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Six months after an uncertain start, the administration of Prime Minister Yoshiro Mori is enjoying a period of stability, or so it seems. In contrast, immediately after the Liberal Democratic Party’s defeat in June’s Lower House election, the governing party was gripped by a feeling that it would not be able to win next year’s Upper House election as long as Mr. Mori was at the helm.

According to an opinion poll conducted nationwide by Kyodo News Service Sept. 30 and Oct. 1, 33.4 percent supported the Mori Cabinet, up one percentage point from the last poll in July. Many LDP members who were disappointed with Mr. Mori six months ago are now relieved that the slide in his approval rating has finally stopped.

Seen from a different angle, however, the survey results show that the pattern of disapproval remains basically unchanged, with as many as 58.2 percent still saying no to the Mori administration. The biggest reason given for approval is that there is “no other appropriate person.” Only 5 percent or less support his policies.

The perception of stability seems temporary and, therefore, could reverse at any time. This is because the uptick in the approval rating seems to have nothing to do with the Mori administration’s performance. More important, the prime minister does not seem willing to change things on his own initiative.

What is more, according to reports he is spending much of his precious time talking with supporters in Ishikawa Prefecture, his constituency, and attending parties almost every night. These activities, though they may seem trivial, tell a great deal about “Yoshiro Mori the politician.” Ever since he became a Lower House member in 1969 Mr. Mori has spent a lot of time and energy promoting “dialogue” with local voters and cultivating friendships at evening parties.

Other prime ministers have been criticized for paying too much attention to local constituents and to building friendships with others, but their conduct was more restrained. Chief Cabinet Secretary Hidenao Nakagawa has defended the prime minister, saying, “He wants to remain a populist politician.” Those words ring hollow. One must wonder whether the prime minister is putting more important priorities on the back burner.

A case in point may be what he did after the meeting with South Korean President Kim Dae Jung in late September in the resort city of Atami. He attended the summit despite a severe cold and dozed off during the press conference because, it was explained, he had taken cold medicine. But immediately after returning to Tokyo, he went to meet his supporters from Ishikawa at a Chinese restaurant. That seemed tactless, coming on the heels of a major diplomatic event.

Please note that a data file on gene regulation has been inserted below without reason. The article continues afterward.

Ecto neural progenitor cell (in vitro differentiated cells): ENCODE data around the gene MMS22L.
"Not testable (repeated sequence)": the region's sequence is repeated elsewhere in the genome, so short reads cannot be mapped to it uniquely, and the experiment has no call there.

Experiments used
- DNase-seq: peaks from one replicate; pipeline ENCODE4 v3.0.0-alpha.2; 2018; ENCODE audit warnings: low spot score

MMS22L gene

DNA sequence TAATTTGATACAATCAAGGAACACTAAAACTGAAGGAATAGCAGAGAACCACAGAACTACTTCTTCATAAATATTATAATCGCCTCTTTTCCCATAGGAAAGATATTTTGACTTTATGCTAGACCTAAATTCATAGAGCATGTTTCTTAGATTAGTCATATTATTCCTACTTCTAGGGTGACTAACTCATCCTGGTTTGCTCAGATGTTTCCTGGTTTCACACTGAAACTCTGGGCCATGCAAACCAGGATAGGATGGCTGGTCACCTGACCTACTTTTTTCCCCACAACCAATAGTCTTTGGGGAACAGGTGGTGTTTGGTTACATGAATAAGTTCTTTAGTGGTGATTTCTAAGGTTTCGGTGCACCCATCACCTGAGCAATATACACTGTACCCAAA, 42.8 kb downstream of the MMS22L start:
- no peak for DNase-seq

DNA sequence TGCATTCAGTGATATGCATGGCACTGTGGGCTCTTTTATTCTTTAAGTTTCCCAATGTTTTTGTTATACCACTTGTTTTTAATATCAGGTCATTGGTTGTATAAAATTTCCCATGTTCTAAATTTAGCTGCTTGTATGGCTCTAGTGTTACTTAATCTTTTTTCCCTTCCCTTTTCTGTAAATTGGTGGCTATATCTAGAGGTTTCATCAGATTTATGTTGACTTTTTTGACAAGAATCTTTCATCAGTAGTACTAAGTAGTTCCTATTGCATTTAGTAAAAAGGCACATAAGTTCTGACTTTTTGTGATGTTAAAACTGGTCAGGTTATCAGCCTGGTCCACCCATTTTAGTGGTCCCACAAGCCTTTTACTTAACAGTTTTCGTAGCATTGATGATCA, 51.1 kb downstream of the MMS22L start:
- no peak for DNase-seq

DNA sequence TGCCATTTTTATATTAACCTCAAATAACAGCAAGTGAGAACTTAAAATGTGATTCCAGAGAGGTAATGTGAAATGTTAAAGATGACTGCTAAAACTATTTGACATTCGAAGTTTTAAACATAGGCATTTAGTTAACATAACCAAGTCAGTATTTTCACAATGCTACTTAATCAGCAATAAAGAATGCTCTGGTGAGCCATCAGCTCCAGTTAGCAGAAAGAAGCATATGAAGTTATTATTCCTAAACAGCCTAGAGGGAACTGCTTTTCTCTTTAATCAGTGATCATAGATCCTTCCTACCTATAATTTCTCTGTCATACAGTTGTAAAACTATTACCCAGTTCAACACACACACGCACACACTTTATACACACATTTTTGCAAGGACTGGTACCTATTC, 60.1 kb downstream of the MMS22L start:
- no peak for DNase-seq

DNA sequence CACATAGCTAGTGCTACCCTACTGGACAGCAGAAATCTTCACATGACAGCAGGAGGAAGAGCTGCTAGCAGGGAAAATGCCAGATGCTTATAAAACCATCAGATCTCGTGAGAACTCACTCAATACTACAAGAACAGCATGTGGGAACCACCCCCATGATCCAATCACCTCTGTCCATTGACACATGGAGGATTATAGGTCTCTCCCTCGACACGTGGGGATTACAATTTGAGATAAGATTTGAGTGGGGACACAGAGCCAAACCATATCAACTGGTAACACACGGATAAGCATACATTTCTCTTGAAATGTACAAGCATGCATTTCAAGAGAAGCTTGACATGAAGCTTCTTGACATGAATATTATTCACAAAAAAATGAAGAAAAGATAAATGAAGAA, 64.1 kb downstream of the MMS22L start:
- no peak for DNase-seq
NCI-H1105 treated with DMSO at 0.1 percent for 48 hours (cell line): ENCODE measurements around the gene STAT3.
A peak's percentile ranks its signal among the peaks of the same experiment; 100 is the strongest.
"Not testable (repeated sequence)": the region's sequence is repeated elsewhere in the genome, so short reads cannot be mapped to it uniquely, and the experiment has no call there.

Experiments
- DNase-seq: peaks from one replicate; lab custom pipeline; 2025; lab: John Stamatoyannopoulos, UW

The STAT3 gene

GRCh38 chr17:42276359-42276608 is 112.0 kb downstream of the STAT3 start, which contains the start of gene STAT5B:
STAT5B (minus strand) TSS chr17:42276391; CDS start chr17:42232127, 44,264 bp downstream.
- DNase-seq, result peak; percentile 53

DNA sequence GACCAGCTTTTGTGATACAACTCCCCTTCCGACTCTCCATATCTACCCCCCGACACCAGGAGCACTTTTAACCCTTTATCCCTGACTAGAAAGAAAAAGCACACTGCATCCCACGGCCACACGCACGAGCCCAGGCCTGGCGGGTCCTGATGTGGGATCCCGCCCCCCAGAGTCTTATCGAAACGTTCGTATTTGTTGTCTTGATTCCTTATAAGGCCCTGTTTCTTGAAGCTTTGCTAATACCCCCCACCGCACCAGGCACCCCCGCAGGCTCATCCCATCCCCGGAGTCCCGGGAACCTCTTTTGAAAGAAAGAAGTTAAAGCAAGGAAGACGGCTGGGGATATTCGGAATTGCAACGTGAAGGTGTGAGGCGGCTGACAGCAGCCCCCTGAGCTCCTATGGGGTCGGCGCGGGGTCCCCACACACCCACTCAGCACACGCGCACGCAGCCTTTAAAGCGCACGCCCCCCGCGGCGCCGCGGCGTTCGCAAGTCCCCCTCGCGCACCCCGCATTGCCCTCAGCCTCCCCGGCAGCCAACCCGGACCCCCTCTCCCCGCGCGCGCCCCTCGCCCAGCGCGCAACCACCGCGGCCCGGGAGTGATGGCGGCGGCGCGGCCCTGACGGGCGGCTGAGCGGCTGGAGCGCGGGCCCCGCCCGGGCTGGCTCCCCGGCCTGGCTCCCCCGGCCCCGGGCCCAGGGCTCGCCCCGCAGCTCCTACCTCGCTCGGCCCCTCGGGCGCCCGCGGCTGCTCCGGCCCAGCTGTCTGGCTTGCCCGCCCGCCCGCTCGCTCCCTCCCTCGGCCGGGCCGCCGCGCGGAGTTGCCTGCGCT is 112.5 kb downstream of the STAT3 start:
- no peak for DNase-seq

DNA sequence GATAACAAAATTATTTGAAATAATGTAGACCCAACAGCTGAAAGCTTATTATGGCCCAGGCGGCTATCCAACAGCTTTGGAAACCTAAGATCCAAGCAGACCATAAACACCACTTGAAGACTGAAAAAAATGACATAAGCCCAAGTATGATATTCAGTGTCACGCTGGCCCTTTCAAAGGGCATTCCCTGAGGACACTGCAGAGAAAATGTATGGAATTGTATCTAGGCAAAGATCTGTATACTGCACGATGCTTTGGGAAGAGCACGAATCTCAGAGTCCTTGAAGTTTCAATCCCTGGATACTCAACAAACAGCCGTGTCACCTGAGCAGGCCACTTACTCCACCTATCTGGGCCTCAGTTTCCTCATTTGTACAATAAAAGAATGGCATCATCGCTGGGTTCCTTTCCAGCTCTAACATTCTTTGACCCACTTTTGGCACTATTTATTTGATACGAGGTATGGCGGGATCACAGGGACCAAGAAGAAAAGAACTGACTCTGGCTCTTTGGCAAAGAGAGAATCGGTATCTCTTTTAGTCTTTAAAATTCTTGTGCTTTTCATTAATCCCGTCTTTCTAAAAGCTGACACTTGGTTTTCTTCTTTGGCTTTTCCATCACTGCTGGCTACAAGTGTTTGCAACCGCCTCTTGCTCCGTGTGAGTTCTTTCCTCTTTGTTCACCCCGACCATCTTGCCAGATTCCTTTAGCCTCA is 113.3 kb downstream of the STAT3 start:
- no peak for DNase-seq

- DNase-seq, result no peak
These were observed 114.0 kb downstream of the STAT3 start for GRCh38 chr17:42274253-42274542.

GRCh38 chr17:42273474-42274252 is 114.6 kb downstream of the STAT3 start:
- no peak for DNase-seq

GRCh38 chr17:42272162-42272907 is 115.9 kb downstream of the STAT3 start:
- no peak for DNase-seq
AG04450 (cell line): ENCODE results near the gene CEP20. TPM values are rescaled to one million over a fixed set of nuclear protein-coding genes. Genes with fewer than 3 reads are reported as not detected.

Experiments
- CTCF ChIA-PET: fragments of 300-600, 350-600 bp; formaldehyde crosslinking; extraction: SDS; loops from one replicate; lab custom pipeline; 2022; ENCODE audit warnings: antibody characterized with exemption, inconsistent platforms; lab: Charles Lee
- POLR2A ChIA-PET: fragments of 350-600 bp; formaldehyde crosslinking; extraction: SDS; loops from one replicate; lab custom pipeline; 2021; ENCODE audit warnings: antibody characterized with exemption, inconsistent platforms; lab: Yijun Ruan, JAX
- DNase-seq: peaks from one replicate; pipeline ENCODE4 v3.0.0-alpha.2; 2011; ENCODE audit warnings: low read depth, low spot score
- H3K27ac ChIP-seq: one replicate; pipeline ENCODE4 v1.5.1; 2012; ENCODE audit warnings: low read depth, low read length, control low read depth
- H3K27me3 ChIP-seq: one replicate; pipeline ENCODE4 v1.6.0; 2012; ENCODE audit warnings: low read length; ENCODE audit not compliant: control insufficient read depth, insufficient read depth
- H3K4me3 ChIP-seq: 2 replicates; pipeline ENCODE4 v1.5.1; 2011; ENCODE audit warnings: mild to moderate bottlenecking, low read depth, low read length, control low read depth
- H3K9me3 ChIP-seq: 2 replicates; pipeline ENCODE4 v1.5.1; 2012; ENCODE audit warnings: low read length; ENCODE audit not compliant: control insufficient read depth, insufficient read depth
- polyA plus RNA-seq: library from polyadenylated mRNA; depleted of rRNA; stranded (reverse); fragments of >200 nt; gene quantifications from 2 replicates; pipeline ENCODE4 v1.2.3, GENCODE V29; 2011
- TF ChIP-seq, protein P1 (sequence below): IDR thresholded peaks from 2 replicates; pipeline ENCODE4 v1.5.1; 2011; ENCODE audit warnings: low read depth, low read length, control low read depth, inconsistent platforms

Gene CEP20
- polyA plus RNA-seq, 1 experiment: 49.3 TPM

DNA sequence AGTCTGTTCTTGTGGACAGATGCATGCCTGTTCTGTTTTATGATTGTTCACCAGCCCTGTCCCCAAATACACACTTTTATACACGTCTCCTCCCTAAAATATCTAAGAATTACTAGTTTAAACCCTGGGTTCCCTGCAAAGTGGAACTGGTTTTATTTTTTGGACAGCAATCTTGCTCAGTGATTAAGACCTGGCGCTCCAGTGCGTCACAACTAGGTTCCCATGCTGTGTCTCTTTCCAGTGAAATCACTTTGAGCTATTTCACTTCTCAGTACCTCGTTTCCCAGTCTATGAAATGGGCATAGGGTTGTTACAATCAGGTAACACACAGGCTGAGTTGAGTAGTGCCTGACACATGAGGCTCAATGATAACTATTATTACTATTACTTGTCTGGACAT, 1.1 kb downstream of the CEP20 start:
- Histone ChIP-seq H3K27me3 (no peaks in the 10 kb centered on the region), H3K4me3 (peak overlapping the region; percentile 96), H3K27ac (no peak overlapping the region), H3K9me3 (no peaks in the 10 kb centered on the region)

This and other seemingly trivial deeds may have resulted in the public criticism that Mr. Mori may not be fit to serve as prime minister. The bottom line is that he still does not have the public trust he needs to pursue his avowed policy goals. For instance, he is drumming up support for “an information-technology revolution” in Japan, but he seems to be just parroting a line he borrowed. He says he wants to build an IT-driven economy, but his appeal for an IT revolution is not yet a national goal because the majority of people do not take him seriously.

The same goes for his diplomacy. Since taking office, he has made four overseas trips that took him to 13 nations. The highlight of his diplomacy was the G8 summit in Okinawa, which he chaired. But in Okinawa and elsewhere he wasted the opportunity to demonstrate his leadership. His presence served, if anything, to reveal the absence of a diplomatic strategy.

In fairness, however, it must be remembered that Mr. Mori took office by chance following the death of former Prime Minister Keizo Obuchi. So he formed his Cabinet with little or no preparation, vowing to pick up where Mr. Obuchi had left off. But he has been in office long enough to assert himself. The fact that he was thrust into power by accident can no longer be used as an excuse for lack of leadership.

Mr. Junichiro Koizumi, the outspoken chairman of the LDP’s Mori faction, reportedly has advised the prime minister to think for himself and speak in his own words. The advice should be taken seriously. There may be nothing wrong with meeting local petitioners or attending evening parties. But, first and foremost, Mr. Mori should tell the nation in his own words what he, as prime minister, believes and what kind of nation he wants to build.

In other words, the first thing he should do in this milestone period in office is return to the basics. Unless and until he does so, he probably will not be able to escape the public perception that his administration is, after all, a caretaker government, no matter how long he actually stays in power.

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